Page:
Michaeline: Wolf Hall and the Journey with a Well-Known End

Thomas Cromwell sitting at a table covered with a beautiful green fabric. A book is by his side, with writing quill, letters, and broken seals.
Thomas Cromwell, the main character of Wolf Hall, was a practical commoner with a genius for languages and people. (Image via Wikimedia Commons)

It’s interesting to think about how stories grab our attention and propel us along through the pages until the end.

When I was a kid, I read mostly fantasy and fairy tales. The point was to find out what happened – although, I often cheated and checked out the last pages of the book to make sure it was a happy, satisfying ending. Even as a very young reader, I wanted a HEA, and I disliked cliffhangers – after all, I was in a small town 90 miles away from a Waldenbooks, so if there was a sequel, I needed to know I could get it soon.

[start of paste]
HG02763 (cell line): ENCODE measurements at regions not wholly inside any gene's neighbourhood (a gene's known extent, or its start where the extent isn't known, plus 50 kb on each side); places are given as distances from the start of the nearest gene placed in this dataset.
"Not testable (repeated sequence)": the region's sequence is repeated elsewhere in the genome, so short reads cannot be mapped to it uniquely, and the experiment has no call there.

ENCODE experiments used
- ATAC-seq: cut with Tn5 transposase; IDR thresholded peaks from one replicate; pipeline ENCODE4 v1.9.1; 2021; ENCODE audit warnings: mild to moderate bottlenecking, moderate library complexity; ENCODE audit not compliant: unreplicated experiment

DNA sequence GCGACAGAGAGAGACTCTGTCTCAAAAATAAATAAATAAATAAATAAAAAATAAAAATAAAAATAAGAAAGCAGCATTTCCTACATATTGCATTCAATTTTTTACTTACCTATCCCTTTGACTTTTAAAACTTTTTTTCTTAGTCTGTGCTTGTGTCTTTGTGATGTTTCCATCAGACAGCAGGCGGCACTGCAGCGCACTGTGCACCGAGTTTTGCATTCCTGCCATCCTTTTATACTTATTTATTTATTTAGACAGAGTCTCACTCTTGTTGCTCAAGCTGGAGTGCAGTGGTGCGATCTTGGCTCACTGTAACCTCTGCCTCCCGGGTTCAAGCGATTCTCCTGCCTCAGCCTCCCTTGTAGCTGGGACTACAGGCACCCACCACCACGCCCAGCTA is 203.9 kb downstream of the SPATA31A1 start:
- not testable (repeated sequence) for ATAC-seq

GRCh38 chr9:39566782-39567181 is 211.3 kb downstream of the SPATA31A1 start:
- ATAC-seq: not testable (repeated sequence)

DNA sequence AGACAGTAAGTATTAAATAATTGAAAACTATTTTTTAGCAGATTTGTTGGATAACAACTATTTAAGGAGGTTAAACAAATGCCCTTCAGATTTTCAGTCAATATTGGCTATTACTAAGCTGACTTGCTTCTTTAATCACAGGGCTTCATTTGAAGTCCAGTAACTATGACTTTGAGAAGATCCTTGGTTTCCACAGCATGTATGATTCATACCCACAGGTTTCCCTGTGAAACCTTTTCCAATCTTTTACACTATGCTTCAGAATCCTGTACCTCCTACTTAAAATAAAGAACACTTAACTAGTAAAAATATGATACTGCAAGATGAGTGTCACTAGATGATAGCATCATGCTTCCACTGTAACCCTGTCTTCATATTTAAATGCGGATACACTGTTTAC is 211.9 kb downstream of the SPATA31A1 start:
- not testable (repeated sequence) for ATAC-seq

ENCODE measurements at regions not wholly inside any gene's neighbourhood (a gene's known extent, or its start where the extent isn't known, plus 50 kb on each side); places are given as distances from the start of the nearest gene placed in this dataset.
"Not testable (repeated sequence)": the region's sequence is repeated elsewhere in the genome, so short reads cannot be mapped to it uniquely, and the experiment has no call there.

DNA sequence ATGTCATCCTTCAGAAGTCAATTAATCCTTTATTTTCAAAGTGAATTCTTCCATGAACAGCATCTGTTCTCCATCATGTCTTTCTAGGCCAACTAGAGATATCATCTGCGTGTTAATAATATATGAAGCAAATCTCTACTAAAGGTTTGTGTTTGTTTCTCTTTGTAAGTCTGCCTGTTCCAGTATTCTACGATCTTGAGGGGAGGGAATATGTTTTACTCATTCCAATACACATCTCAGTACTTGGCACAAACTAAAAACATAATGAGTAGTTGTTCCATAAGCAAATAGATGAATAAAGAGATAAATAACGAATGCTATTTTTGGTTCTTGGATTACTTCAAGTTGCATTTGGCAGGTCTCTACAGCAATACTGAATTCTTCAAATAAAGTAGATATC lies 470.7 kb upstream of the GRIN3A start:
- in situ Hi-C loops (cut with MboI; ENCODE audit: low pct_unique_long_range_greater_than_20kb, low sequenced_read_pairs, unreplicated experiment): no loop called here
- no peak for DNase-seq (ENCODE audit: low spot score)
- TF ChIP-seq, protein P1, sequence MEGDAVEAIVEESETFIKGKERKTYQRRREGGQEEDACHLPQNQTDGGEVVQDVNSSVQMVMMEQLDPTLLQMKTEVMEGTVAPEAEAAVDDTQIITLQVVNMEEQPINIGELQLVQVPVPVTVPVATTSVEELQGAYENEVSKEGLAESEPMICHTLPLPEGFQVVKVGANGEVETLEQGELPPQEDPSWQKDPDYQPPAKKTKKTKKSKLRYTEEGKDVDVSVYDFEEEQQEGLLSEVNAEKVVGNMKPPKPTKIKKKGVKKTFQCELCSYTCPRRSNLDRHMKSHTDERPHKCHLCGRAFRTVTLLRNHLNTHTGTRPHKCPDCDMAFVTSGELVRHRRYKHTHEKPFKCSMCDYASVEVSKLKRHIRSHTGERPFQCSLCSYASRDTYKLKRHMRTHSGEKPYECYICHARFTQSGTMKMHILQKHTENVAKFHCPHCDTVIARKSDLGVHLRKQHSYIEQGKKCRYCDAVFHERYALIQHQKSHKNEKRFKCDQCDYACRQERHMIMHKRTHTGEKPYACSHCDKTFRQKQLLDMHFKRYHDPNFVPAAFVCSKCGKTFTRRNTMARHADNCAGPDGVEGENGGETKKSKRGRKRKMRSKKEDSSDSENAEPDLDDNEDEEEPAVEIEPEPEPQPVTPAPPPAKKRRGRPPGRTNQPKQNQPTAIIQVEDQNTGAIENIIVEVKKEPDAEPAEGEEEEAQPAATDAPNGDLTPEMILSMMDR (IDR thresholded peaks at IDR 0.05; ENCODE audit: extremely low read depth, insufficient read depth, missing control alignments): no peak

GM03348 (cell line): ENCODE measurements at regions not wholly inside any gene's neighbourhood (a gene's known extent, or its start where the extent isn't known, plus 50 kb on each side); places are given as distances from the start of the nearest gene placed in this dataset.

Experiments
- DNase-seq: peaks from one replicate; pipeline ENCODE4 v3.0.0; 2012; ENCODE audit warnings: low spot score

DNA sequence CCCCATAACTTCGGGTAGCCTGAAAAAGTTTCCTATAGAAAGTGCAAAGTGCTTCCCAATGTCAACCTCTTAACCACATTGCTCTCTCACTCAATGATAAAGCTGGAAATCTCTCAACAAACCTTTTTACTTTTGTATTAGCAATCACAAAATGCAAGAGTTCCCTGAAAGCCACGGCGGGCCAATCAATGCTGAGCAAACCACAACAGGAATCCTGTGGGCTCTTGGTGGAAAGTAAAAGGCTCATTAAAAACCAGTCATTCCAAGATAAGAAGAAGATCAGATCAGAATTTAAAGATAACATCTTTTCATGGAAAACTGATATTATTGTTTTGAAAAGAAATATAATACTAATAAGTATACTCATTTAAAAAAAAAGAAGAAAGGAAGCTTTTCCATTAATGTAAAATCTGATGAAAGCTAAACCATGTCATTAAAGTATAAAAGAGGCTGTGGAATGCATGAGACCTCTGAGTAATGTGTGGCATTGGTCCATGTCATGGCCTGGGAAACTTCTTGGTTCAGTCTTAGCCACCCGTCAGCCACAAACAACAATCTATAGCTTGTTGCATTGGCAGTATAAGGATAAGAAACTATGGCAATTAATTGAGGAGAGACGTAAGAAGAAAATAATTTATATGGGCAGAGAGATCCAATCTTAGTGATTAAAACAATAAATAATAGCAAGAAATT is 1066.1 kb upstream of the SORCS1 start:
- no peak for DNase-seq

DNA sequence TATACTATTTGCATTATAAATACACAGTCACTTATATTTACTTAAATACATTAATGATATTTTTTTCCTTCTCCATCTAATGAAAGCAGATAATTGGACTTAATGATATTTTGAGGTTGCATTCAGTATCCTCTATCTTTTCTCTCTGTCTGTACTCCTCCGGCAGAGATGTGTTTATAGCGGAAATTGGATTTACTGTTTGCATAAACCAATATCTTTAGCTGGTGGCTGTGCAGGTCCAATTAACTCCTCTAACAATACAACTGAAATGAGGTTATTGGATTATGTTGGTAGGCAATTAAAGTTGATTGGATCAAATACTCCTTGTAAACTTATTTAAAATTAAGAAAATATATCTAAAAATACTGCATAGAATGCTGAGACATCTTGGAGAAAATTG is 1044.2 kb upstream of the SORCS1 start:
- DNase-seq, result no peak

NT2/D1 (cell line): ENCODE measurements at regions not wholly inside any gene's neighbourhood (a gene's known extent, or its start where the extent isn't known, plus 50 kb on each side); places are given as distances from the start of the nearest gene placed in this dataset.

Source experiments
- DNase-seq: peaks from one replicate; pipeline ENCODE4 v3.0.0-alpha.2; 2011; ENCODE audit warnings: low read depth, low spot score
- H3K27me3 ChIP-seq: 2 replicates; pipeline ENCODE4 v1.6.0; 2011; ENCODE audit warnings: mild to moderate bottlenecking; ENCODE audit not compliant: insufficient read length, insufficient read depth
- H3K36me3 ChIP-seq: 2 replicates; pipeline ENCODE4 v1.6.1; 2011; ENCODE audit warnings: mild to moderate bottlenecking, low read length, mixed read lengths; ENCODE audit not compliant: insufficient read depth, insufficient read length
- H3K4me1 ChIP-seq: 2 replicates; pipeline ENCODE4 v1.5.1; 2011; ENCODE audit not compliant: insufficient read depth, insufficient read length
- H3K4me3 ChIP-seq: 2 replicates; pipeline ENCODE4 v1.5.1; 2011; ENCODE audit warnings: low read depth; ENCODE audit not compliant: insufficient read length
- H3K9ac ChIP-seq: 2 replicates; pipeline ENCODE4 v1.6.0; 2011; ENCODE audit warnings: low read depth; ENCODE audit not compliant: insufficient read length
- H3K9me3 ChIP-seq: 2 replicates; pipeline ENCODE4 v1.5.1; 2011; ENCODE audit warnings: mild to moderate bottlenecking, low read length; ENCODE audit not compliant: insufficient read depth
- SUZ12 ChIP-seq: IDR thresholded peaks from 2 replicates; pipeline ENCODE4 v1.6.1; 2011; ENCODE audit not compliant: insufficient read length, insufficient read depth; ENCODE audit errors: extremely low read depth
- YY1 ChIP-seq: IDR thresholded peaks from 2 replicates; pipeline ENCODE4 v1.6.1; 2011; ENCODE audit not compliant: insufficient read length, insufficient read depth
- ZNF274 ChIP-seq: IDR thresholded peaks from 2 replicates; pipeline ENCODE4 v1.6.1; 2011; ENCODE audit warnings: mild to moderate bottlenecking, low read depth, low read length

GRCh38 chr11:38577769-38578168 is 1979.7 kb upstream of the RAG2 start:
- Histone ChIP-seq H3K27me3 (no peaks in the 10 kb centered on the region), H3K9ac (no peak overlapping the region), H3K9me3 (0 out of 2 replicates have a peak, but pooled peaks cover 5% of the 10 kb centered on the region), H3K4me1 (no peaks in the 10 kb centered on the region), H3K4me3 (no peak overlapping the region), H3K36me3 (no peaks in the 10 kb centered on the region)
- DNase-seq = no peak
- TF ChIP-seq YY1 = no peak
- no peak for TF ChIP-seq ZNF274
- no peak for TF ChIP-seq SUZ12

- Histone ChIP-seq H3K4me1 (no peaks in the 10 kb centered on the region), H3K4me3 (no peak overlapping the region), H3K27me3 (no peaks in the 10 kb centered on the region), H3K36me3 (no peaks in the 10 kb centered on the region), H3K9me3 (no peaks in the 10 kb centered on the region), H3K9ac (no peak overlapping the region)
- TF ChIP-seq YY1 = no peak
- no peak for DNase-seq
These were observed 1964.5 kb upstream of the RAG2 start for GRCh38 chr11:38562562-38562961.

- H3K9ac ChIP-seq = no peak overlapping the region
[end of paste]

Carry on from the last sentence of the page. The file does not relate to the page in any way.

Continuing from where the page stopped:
But the romance genre isn’t really about the ending; it’s about the journey. Most romance writers make sure the reader knows who the main couple is, and it’s not in the romance genre unless the writer establishes a relationship that looks like it is going to last.

OK, digression, some romance writers like to play with the genre. I’m thinking of Georgette Heyer’s Cotillion. If you haven’t read it, it’s a masterclass in playfulness. SPOILER: there is a HEA, but it’s not with the delightful, handsome rogue.

I’m reading Wolf Hall by Hilary Mantel this week. It’s about Thomas Cromwell in the time of Henry the VIII and Anne Boleyn. It won the 2009 Man Booker Prize, and the language is a bit dense (though very smooth and easy to read). The plot is not a thrill a minute, and the writer stays far away from the romance between Henry and Anne . . . because we all know it’s going to turn out with Anne getting her head chopped off.

So why read it?

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